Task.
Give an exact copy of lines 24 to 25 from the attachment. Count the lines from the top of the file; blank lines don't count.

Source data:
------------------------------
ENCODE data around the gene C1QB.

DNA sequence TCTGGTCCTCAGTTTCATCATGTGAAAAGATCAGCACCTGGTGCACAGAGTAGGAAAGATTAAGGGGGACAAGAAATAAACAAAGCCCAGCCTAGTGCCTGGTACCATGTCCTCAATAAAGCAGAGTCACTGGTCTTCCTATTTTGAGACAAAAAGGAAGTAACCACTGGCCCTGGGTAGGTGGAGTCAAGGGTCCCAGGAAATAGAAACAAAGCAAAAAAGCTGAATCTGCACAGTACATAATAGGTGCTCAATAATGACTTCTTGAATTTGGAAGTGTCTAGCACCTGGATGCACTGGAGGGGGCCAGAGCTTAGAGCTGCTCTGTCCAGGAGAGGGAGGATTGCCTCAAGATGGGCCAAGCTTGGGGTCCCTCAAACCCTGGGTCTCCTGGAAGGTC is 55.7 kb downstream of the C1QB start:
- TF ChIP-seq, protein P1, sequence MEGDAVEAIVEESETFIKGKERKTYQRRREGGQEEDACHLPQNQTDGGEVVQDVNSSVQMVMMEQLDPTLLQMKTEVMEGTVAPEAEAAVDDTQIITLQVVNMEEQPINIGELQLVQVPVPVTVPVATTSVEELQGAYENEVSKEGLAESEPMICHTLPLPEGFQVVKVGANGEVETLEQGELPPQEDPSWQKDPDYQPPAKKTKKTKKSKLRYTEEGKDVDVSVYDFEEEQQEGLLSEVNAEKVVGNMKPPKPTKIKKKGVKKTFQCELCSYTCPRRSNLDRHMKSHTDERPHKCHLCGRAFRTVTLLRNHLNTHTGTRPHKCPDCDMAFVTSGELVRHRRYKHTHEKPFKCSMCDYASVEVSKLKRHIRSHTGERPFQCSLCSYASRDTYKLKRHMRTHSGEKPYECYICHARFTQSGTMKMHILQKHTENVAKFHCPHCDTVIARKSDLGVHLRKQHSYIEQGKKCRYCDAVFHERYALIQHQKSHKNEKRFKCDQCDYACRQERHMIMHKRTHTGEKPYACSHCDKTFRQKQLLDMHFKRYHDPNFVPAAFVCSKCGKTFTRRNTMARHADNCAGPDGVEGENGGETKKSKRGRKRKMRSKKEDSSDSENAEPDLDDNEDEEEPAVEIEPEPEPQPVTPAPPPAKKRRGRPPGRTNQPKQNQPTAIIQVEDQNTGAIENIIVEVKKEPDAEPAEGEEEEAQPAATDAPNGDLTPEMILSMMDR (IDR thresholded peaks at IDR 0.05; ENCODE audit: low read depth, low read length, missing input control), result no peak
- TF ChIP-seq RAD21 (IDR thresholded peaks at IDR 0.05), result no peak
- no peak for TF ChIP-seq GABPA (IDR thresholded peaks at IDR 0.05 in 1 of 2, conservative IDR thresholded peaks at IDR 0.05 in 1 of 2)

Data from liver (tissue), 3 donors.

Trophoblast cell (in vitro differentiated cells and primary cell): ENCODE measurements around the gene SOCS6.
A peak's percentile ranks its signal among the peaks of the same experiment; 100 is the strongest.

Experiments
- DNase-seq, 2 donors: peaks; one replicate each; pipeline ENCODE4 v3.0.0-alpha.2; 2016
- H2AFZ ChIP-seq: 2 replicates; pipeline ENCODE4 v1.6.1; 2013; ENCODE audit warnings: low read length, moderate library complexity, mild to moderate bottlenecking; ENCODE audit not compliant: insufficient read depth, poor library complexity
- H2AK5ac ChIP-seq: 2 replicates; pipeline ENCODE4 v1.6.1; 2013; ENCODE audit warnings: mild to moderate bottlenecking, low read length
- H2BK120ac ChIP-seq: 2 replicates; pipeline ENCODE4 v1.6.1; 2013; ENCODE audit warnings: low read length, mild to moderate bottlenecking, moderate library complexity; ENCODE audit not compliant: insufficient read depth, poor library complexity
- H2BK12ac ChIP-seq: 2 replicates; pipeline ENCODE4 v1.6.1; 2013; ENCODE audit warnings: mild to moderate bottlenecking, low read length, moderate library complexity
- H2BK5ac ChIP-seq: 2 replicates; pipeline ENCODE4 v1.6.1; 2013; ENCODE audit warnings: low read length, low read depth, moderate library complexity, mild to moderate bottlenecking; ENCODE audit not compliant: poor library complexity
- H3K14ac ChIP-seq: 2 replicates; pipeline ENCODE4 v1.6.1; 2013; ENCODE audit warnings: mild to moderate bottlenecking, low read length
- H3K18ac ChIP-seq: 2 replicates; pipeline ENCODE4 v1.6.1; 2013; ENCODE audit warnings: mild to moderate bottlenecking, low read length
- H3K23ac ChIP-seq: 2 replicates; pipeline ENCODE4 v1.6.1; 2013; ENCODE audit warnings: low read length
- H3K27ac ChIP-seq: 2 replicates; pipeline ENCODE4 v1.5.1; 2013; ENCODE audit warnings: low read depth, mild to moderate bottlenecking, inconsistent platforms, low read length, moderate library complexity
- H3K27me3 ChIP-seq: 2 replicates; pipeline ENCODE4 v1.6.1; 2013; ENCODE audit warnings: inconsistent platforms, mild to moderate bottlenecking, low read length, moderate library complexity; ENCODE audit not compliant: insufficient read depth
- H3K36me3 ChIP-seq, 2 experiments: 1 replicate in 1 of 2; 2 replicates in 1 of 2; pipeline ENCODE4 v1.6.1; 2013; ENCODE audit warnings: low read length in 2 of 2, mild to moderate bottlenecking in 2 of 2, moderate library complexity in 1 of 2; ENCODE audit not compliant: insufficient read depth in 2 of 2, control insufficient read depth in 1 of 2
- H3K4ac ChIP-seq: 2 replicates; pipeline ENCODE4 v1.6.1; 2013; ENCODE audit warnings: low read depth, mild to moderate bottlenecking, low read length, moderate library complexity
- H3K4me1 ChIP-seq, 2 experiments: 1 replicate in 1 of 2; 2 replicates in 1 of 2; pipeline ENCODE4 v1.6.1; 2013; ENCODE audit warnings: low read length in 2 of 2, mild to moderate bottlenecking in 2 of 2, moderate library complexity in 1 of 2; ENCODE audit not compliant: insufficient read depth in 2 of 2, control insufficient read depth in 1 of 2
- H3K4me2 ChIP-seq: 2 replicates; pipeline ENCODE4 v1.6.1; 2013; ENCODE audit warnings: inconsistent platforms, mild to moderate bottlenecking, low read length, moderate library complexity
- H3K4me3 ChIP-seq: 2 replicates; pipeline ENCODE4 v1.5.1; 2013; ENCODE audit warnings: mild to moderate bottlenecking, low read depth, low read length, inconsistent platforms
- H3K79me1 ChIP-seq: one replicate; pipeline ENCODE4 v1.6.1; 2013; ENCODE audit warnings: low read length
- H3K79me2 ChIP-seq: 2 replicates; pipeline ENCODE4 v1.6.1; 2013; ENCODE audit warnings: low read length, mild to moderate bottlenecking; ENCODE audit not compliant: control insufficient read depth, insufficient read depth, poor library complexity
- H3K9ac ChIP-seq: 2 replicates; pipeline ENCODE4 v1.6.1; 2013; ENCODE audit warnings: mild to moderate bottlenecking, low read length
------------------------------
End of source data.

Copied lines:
- H3K4me2 ChIP-seq: 2 replicates; pipeline ENCODE4 v1.6.1; 2013; ENCODE audit warnings: inconsistent platforms, mild to moderate bottlenecking, low read length, moderate library complexity
- H3K4me3 ChIP-seq: 2 replicates; pipeline ENCODE4 v1.5.1; 2013; ENCODE audit warnings: mild to moderate bottlenecking, low read depth, low read length, inconsistent platforms